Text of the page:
Last season, Toronto FC sold its team on flair and offensive ability. The selling point was Jermain Defoe, Michael Bradley, Dwayne De Rosario, Gilberto and even Jackson got a couple of promotional looks. When all was said and done, however, it was the backline that came out of the season having made the biggest impression. Although, like with the rest of the team, that impression was more individual than it was collective.
While at times the backline was the porous and disorganized mess that has been all too familiar with this club, Justin Morrow consistently stood out as one of the best defenders the club has ever had. Above all things, consistency is something that Toronto has never had in any facet of its game. Simply delivering the same quality performance game in game out, he made himself the most valuable player on Toronto's roster this past season.
Morrow wasn't nearly as flashy as many of his world renowned teammates, he rarely talked to media because media rarely showed interest in him. That seemed to suit him just fine as he quietly continued to play his game outside of the spotlight. With some of the team's new acquisitions that spotlight will be even further from his face.
While he isn't the quickest or the most skilled left back in Major League Soccer, he is probably the best. His soccer IQ is top notch and often has him thinking one step ahead of even the best opposition attacker. On a backline known for last ditch tackles, Morrow rarely had to rely on a maneuver which is usually indicative of another mistake.
It helps him offensively as well, where Morrow demonstrated his ability to contribute to the attack. He linked up very well with Issey Nakajima-Farran, and fairly well will all of the other left sided attacking players that followed in the Canadian international's wake. His ability to provide accurate low crosses was particularly lethal.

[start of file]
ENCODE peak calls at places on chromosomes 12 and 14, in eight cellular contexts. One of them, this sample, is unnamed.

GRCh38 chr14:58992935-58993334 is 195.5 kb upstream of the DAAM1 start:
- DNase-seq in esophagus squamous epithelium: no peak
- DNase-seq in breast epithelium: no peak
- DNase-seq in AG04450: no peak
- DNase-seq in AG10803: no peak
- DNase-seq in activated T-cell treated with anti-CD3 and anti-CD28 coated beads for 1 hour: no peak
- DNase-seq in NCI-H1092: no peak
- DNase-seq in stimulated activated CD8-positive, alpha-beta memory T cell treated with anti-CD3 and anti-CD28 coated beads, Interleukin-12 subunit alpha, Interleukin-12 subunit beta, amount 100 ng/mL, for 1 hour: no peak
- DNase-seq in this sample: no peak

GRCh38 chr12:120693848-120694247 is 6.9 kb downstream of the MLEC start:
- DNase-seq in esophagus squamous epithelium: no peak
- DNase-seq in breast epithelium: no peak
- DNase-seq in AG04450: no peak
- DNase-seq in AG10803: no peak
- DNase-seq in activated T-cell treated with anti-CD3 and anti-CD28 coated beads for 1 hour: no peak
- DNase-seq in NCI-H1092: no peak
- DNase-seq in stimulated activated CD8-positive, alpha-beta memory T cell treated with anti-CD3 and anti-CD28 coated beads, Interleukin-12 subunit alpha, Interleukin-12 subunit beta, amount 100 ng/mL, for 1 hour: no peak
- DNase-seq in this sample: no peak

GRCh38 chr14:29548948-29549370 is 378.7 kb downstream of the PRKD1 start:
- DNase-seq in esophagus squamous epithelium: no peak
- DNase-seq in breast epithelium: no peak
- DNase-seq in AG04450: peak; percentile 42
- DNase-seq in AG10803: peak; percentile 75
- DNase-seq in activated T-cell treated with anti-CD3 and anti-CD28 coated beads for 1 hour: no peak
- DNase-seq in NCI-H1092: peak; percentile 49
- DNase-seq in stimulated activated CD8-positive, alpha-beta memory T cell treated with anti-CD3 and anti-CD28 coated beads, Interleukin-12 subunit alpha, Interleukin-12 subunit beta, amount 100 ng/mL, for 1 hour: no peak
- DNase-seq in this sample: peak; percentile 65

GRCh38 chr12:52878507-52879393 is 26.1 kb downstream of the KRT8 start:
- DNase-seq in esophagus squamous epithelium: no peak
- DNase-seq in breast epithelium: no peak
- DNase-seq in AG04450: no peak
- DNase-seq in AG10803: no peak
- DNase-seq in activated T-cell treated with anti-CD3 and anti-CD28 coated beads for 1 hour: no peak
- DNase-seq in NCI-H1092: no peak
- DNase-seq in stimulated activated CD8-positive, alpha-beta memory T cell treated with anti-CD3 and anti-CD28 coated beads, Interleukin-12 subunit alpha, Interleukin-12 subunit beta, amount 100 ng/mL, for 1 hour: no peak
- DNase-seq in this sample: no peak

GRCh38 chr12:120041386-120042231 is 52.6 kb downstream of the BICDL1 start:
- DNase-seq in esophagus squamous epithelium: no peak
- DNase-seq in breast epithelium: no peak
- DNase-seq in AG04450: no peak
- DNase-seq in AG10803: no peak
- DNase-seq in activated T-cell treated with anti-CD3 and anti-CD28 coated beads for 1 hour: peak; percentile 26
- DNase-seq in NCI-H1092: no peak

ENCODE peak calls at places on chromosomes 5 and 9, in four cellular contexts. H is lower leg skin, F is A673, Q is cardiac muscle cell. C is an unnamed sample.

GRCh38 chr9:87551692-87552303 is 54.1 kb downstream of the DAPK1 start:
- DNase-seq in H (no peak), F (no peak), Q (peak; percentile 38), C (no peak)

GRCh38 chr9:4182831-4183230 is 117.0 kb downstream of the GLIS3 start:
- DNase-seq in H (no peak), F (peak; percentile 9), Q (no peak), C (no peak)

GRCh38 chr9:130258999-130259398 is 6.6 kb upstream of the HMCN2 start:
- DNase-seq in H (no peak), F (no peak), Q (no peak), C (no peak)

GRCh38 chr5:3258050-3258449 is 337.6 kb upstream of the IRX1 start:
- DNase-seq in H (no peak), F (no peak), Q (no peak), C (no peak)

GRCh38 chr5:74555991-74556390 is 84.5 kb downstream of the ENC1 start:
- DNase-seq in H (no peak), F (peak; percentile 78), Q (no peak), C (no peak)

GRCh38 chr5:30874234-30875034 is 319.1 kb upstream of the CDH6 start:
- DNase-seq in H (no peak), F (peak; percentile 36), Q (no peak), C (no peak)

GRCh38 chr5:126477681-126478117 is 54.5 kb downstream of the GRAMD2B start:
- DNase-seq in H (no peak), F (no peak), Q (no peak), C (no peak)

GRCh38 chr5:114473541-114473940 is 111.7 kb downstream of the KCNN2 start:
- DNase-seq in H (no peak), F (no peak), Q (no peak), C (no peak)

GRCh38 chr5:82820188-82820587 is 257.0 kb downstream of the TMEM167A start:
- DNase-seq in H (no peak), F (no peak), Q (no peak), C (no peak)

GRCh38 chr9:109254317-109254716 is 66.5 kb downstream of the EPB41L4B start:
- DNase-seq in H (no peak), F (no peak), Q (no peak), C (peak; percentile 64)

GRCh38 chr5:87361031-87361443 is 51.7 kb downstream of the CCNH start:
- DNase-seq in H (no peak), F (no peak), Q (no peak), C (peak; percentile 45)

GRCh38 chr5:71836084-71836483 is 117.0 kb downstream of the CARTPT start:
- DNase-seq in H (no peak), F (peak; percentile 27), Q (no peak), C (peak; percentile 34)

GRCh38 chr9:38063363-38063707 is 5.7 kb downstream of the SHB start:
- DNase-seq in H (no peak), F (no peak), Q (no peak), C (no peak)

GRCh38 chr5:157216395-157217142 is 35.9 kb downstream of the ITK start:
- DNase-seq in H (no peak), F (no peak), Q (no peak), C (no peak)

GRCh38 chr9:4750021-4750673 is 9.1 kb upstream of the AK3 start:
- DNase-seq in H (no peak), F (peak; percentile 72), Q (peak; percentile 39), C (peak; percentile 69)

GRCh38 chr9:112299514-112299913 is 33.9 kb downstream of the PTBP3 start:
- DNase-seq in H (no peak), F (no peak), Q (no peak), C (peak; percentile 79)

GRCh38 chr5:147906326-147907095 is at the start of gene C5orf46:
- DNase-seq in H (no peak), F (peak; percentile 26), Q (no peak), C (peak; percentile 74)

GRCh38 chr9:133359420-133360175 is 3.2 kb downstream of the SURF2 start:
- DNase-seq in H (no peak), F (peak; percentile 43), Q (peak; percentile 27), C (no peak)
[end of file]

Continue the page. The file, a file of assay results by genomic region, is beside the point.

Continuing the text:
Morrow missed only three games last season, playing 31 and starting 30 games in total. He had six yellow cards but was never sent off, another testament to his discipline. He was unable to score on eight shots, but his crossing ability led to three assists.
While success for most players heading into the 2015 season would be improving on their performance in 2014, for Morrow it would be remaining exactly the same. Circumstances make it so that shouldn't be out of the question. The addition of Damien Perquis to the backline should significantly help Morrow in his role.
Last season, Morrow often had to overstep out of his role to fix situations created by inexperienced centrebacks Doneil Henry and Nick Hagglund. With Perquis in the lineup he has a teammate who is more experienced and in theory should make far less mistakes. This means Morrow will have more time to focus on his role, and potentially be able to push further up the field.
Morrow will also be plenty busy this year as there is no way teams are planning to attack Toronto FC through the middle. With Benoit Cheyrou, Michael Bradley and the upgraded centreback pairing, teams will be looking to swing the ball out wide. Warren Creavalle's side appears to be the obvious weakness, but teams will be coming at Morrow as well.
Expect Morrow to do exactly what he did last season: let his more famous teammates take the headlines while he remains the underrated star of the backline. In the process he will be crucial to a successful Toronto FC backline, and by extension season.